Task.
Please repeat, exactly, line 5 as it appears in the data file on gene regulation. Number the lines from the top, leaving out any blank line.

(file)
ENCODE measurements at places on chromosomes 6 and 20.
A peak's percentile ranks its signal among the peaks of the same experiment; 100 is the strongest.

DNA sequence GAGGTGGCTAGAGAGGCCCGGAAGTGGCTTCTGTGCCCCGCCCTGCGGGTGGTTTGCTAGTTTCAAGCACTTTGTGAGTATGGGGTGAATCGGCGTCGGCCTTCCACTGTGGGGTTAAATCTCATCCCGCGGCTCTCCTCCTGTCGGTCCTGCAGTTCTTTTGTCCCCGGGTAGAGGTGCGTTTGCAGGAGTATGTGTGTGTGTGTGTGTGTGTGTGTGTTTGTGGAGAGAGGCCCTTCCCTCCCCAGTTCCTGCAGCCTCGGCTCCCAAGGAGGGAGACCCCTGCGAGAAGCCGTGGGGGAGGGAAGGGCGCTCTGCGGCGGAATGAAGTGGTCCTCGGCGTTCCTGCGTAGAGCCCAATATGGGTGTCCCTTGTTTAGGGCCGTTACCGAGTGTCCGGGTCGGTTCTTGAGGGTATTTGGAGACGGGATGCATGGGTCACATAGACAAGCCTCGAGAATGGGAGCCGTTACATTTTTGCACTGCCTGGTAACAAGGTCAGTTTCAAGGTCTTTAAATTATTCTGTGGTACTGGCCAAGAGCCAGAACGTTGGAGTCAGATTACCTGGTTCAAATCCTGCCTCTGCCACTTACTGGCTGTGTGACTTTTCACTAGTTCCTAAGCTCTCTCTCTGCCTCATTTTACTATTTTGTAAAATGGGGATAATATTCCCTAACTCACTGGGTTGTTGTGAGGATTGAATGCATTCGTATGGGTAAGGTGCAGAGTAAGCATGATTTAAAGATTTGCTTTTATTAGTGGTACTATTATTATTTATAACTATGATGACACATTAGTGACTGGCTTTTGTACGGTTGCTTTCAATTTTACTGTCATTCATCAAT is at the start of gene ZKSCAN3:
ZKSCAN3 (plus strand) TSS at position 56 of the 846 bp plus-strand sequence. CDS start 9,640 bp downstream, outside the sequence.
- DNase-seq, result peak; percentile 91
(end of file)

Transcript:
- DNase-seq, result peak; percentile 91